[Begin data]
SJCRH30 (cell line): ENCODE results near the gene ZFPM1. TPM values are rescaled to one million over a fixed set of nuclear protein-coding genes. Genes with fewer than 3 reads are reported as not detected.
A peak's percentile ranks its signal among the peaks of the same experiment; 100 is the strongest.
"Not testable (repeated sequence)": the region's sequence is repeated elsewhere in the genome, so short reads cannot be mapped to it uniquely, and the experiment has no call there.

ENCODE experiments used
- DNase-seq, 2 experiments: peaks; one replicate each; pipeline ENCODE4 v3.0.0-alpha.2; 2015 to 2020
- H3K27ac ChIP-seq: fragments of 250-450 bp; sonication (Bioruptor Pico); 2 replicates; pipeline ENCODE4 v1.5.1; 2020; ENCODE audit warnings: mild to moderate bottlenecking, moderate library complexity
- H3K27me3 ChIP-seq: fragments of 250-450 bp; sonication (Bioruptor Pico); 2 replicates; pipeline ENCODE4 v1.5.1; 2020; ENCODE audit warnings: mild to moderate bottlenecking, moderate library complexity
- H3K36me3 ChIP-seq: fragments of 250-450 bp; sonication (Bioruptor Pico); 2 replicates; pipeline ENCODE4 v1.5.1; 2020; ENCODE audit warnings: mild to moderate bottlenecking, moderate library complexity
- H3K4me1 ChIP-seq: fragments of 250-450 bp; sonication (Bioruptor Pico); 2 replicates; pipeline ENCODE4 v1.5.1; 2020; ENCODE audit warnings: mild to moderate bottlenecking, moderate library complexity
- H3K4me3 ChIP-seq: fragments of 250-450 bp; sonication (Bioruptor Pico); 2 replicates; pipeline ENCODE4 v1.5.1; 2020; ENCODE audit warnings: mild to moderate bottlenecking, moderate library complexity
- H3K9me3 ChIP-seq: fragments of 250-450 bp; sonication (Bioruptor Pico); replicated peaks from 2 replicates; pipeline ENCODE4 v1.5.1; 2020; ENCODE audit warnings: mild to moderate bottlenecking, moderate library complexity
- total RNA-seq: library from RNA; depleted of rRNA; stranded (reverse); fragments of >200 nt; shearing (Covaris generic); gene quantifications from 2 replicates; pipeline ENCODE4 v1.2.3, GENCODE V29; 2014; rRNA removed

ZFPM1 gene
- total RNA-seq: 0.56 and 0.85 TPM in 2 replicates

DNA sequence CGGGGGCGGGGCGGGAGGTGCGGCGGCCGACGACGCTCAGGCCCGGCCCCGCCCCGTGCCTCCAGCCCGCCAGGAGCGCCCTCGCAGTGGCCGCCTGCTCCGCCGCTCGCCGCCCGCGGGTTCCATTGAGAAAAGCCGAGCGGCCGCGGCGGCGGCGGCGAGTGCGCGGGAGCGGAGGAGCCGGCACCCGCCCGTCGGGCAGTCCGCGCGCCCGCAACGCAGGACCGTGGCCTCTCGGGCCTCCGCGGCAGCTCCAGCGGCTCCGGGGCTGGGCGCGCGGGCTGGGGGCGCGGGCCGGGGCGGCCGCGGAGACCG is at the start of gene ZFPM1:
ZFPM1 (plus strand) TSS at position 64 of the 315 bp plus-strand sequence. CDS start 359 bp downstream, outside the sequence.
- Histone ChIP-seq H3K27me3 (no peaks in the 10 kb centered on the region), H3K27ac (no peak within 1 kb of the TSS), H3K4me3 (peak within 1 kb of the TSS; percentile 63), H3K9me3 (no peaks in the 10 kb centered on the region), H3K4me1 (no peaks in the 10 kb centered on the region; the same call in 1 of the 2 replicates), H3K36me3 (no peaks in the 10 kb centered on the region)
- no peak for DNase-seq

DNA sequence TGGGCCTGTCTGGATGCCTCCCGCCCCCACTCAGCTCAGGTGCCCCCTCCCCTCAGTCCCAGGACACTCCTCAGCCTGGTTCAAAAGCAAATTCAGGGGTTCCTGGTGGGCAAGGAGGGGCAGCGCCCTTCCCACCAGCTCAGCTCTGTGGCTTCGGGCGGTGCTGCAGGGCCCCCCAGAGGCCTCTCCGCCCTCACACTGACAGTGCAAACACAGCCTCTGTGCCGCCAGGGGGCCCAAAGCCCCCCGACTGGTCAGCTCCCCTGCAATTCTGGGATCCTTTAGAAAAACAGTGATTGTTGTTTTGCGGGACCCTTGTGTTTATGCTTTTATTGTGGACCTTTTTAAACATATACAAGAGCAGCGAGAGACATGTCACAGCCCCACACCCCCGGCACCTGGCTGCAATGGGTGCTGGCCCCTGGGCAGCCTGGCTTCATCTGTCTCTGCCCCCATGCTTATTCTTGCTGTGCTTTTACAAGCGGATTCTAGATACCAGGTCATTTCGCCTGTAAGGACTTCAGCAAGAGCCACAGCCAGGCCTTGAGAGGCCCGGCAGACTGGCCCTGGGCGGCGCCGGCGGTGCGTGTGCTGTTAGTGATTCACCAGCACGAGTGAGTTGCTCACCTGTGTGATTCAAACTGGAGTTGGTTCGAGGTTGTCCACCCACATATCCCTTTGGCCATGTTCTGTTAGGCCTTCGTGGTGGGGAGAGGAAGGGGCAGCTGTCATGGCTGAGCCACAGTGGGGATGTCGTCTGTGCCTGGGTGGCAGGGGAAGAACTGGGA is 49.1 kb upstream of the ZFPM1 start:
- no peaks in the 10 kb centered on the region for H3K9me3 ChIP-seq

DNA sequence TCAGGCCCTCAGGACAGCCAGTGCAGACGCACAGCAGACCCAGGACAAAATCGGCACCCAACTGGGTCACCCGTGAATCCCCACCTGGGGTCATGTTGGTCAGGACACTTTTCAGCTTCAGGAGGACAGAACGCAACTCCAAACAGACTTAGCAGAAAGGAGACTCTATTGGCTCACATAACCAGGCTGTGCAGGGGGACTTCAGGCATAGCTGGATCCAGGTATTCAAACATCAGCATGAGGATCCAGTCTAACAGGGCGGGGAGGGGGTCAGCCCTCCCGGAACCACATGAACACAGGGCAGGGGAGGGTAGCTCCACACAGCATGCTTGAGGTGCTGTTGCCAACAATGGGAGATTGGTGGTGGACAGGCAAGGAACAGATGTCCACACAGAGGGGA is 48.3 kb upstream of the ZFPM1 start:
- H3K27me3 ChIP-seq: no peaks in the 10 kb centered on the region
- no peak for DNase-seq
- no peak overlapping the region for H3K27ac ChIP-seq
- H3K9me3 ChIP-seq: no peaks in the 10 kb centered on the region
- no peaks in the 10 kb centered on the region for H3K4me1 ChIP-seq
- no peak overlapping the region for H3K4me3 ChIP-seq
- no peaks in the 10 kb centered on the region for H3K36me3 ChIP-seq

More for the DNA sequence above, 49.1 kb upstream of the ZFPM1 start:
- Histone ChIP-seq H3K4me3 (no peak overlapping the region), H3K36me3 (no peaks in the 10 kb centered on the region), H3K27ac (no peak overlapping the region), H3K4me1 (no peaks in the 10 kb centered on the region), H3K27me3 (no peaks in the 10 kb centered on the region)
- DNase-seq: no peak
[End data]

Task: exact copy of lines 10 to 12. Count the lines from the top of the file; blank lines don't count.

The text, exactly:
- H3K4me3 ChIP-seq: fragments of 250-450 bp; sonication (Bioruptor Pico); 2 replicates; pipeline ENCODE4 v1.5.1; 2020; ENCODE audit warnings: mild to moderate bottlenecking, moderate library complexity
- H3K9me3 ChIP-seq: fragments of 250-450 bp; sonication (Bioruptor Pico); replicated peaks from 2 replicates; pipeline ENCODE4 v1.5.1; 2020; ENCODE audit warnings: mild to moderate bottlenecking, moderate library complexity
- total RNA-seq: library from RNA; depleted of rRNA; stranded (reverse); fragments of >200 nt; shearing (Covaris generic); gene quantifications from 2 replicates; pipeline ENCODE4 v1.2.3, GENCODE V29; 2014; rRNA removed